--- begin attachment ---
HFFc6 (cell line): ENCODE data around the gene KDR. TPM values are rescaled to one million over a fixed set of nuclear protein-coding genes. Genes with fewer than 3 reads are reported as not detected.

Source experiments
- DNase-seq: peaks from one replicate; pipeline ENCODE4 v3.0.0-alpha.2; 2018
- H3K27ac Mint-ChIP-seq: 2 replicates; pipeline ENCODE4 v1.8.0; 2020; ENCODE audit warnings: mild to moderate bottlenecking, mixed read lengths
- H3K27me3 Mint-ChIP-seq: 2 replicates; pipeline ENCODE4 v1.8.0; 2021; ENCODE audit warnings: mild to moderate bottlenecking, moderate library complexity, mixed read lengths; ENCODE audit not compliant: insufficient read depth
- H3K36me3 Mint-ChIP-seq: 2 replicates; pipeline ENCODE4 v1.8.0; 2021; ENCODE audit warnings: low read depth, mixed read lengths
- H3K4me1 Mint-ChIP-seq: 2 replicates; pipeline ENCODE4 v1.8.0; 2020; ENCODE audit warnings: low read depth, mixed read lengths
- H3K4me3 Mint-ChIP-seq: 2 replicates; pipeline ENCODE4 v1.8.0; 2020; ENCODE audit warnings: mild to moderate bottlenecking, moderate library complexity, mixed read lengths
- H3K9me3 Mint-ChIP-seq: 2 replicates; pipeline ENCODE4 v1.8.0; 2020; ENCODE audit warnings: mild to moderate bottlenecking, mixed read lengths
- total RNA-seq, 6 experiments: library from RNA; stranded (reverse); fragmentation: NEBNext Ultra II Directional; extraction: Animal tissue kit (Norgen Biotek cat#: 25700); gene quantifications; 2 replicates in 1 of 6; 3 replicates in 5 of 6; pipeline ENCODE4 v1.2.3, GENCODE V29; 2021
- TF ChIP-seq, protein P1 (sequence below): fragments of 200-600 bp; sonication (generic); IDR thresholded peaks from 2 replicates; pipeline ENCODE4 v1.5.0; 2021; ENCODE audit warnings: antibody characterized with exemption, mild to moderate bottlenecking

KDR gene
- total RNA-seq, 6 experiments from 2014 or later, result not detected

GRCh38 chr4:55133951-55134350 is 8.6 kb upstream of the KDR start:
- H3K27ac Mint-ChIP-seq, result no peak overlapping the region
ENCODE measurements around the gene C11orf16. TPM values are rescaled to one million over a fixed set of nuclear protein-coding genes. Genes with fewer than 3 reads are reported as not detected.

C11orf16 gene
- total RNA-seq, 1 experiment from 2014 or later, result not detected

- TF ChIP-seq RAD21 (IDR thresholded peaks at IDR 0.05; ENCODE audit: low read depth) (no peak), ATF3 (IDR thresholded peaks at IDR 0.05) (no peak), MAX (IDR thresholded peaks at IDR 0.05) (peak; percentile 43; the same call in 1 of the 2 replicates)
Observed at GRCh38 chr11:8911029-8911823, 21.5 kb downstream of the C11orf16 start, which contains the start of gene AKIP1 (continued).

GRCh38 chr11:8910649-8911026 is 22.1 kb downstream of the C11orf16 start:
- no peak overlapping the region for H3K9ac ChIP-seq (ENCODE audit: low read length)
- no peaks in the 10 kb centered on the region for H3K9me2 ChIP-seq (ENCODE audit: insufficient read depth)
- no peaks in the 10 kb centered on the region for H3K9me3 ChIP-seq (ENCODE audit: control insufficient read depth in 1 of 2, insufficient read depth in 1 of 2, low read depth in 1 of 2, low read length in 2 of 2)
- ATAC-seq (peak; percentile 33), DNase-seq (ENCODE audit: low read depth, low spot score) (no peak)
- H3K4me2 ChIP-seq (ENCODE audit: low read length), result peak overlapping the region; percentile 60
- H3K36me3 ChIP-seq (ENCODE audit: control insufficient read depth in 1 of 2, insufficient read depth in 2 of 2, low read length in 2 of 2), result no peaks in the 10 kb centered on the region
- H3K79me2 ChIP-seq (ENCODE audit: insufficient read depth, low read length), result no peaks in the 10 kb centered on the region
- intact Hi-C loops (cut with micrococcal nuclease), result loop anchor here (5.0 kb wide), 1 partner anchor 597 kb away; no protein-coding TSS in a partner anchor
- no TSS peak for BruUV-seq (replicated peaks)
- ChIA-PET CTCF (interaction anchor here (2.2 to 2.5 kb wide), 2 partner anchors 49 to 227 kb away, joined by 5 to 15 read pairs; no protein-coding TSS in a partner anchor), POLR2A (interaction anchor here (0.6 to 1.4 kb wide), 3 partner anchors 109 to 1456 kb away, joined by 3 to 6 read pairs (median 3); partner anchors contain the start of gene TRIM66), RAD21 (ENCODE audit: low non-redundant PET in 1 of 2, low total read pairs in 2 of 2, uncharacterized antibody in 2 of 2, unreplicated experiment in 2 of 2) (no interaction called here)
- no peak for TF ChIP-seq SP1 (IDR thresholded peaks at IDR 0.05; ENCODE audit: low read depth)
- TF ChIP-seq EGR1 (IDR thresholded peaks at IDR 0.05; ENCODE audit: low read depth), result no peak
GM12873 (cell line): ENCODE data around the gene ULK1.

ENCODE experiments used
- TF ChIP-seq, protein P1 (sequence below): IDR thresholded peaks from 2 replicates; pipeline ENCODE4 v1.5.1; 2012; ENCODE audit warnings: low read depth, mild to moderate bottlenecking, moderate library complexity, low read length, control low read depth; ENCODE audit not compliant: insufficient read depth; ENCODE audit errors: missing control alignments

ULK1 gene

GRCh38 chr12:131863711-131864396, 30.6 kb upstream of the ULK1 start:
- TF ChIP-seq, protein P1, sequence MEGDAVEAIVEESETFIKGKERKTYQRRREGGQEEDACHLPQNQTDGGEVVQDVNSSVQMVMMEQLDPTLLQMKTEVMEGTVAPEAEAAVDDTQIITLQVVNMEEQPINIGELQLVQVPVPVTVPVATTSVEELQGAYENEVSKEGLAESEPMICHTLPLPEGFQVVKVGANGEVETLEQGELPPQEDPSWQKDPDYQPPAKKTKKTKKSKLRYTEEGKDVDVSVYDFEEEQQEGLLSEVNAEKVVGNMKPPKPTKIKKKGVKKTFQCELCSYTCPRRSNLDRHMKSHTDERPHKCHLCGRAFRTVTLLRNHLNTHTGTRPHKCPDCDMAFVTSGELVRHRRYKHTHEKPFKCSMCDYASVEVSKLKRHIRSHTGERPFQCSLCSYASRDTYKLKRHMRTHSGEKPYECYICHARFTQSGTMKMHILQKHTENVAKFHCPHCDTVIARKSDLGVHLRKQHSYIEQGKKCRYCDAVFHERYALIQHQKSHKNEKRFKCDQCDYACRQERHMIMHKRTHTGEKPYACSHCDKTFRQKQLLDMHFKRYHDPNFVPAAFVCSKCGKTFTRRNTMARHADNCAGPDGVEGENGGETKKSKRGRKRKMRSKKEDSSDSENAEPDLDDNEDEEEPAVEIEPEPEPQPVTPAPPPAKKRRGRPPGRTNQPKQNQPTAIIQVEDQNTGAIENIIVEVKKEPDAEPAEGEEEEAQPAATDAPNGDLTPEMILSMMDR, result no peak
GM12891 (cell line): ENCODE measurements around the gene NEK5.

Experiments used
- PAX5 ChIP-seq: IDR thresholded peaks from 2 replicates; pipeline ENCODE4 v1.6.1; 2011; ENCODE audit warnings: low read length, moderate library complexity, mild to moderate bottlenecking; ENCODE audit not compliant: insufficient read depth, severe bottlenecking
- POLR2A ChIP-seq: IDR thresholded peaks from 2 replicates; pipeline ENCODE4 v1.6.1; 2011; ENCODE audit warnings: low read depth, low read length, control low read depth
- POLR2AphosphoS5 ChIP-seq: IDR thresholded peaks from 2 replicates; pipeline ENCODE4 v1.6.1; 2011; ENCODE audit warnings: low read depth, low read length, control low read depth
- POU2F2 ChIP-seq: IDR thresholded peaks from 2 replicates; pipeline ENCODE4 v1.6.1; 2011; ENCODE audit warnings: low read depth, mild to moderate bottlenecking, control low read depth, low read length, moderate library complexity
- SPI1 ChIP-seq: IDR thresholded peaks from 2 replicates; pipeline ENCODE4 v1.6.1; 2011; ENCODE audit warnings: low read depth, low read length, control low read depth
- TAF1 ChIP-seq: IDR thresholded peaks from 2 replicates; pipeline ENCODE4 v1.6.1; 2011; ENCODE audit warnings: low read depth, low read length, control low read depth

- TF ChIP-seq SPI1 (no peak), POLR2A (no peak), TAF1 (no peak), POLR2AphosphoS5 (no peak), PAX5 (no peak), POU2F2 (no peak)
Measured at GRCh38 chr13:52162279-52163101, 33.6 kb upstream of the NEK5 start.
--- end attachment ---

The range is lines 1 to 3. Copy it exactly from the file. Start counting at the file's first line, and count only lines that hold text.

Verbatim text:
HFFc6 (cell line): ENCODE data around the gene KDR. TPM values are rescaled to one million over a fixed set of nuclear protein-coding genes. Genes with fewer than 3 reads are reported as not detected.

Source experiments
- DNase-seq: peaks from one replicate; pipeline ENCODE4 v3.0.0-alpha.2; 2018